Jobless claims spike to 26-year high

Number of Americans applying for first-time unemployment benefits rises to 667,000. Continuing claims top 5 million for the first time.

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By Lara Moscrip, contributing writer

When will the economy begin to turn around?
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NEW YORK ( -- The number of Americans filing initial claims for unemployment insurance spiked, and those living on unemployment benefits hit a record high, according to a government report released Thursday.

For the week ended Feb. 21, 667,000 Americans filed initial jobless claims, up 36,000 from a revised 631,000 the previous week. That's the highest figure since October 1982.

Economists polled by were expecting claims to drop to 625,000.

In a sign that more jobless Americans are having trouble finding work, 5,112,000 continued on unemployment for the week ended Feb. 14, the most recent data available. That's the highest number since the Labor Department began keeping records since 1967.

Initial claims are expected to sharply increase, and it's likely they will reach 750,000 per week in the upcoming months, according to Ian Shepherdson, economist at High Frequency Economics in New York.

He noted that weekly filings, adjusted for population growth, would have to exceed the 1 million mark in order to break the jobless claims reported from the mid-1970s and early 1980s.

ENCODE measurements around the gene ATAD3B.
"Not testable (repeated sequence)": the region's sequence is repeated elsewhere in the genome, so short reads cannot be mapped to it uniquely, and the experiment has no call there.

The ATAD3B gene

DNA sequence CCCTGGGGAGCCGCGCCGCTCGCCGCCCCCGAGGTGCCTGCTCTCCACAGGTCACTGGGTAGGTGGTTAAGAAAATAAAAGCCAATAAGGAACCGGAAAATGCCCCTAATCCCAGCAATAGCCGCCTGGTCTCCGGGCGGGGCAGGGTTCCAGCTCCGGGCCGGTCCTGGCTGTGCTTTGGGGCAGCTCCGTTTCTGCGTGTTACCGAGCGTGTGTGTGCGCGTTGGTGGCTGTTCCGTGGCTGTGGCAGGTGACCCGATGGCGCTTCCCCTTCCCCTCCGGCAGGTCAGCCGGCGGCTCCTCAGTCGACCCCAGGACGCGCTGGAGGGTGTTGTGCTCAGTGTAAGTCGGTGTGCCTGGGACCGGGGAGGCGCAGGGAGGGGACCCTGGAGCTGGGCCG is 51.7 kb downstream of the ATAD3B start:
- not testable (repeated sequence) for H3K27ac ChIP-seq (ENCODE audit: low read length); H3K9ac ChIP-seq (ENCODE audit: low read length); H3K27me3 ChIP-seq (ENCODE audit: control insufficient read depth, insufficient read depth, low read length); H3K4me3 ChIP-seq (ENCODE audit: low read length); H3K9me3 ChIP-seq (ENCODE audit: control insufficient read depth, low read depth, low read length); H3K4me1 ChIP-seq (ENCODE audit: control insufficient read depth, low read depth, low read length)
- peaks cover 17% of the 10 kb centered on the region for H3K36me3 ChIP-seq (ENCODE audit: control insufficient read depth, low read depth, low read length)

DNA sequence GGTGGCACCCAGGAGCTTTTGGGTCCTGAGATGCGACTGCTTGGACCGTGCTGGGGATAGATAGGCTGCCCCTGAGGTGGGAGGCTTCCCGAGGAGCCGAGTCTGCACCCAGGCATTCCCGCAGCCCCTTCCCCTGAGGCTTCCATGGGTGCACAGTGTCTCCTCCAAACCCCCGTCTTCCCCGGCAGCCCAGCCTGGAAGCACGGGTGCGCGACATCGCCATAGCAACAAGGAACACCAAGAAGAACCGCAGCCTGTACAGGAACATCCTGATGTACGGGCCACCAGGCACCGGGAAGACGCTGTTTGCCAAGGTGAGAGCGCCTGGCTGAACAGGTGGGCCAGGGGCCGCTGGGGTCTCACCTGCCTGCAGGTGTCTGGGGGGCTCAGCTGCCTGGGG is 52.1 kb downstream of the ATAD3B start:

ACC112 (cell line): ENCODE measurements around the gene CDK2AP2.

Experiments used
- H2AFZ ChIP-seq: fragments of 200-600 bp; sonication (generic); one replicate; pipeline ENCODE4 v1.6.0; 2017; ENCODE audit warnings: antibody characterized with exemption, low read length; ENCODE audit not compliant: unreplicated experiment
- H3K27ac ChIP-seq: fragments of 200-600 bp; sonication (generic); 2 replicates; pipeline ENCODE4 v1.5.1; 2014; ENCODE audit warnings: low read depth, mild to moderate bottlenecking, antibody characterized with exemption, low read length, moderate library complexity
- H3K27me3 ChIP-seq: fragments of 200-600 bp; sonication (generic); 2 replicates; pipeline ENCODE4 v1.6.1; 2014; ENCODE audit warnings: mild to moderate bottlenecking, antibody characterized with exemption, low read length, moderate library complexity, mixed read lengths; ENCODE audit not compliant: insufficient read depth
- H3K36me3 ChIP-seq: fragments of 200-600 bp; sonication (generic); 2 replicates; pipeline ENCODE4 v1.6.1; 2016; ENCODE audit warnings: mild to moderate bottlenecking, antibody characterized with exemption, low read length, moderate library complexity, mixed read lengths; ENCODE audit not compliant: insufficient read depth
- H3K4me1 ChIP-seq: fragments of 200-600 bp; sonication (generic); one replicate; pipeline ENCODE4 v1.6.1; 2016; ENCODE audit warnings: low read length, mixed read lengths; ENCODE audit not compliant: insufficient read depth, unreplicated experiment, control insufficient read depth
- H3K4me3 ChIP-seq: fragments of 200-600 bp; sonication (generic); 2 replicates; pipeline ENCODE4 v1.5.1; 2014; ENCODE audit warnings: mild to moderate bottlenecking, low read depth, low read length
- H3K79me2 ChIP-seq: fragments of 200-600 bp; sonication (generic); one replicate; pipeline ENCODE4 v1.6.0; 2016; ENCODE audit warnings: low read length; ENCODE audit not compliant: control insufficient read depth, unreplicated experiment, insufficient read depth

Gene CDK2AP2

"We fervently hope that does not happen but we are not confident. Companies are throwing in the towel as they recognize that no sector is safe," Shepherdson wrote in a note.

The 4-week moving average of initial claims was 639,000, an increase of 19,000 from the preceding week. The average is used to smooth fluctuations in data.

The 4-week moving average for people continuing on unemployment was 4,932,250, an increase of 89,250 from 4,843,000 in the previous week.

The insured unemployment rate is 3.8%, nearly double the 2.1% rate from a year ago.

Stimulus: The stimulus bill that President Obama signed into law has several provisions that help those living on unemployment benefits.

The weekly unemployment benefit will temporarily increase by $25 on top of the roughly $300 jobless workers currently receive.

In addition, the first $2,400 of benefits in 2009 would be exempt from federal income taxes.

The stimulus also provides jobless workers with an additional 20 weeks in unemployment benefits, and 13 weeks on top of that if they live in what's deemed a high unemployment state. To top of page

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